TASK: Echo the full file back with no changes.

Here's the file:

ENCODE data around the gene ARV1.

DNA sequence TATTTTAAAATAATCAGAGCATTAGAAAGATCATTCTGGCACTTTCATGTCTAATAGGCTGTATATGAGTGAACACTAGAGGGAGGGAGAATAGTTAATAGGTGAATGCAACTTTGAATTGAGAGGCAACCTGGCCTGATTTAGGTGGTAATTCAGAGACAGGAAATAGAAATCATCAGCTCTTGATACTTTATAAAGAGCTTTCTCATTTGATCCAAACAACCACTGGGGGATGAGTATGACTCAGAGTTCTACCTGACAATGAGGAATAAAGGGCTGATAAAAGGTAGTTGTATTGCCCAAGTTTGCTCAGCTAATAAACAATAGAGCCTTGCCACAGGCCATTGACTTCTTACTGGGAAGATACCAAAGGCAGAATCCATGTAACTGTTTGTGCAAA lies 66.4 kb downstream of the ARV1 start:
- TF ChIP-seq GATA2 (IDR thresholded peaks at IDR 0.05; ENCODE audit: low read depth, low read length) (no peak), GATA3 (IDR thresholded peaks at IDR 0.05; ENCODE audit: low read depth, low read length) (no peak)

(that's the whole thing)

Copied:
ENCODE data around the gene ARV1.

DNA sequence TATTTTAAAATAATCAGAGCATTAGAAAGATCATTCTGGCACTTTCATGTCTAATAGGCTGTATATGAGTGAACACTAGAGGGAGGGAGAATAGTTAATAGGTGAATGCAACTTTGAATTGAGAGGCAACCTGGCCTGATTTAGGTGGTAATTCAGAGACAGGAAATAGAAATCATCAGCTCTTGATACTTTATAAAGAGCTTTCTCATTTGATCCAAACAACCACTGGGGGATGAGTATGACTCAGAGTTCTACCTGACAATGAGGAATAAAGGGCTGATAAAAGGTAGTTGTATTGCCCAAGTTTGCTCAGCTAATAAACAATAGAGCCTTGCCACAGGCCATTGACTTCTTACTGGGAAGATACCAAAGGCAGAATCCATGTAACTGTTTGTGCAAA lies 66.4 kb downstream of the ARV1 start:
- TF ChIP-seq GATA2 (IDR thresholded peaks at IDR 0.05; ENCODE audit: low read depth, low read length) (no peak), GATA3 (IDR thresholded peaks at IDR 0.05; ENCODE audit: low read depth, low read length) (no peak)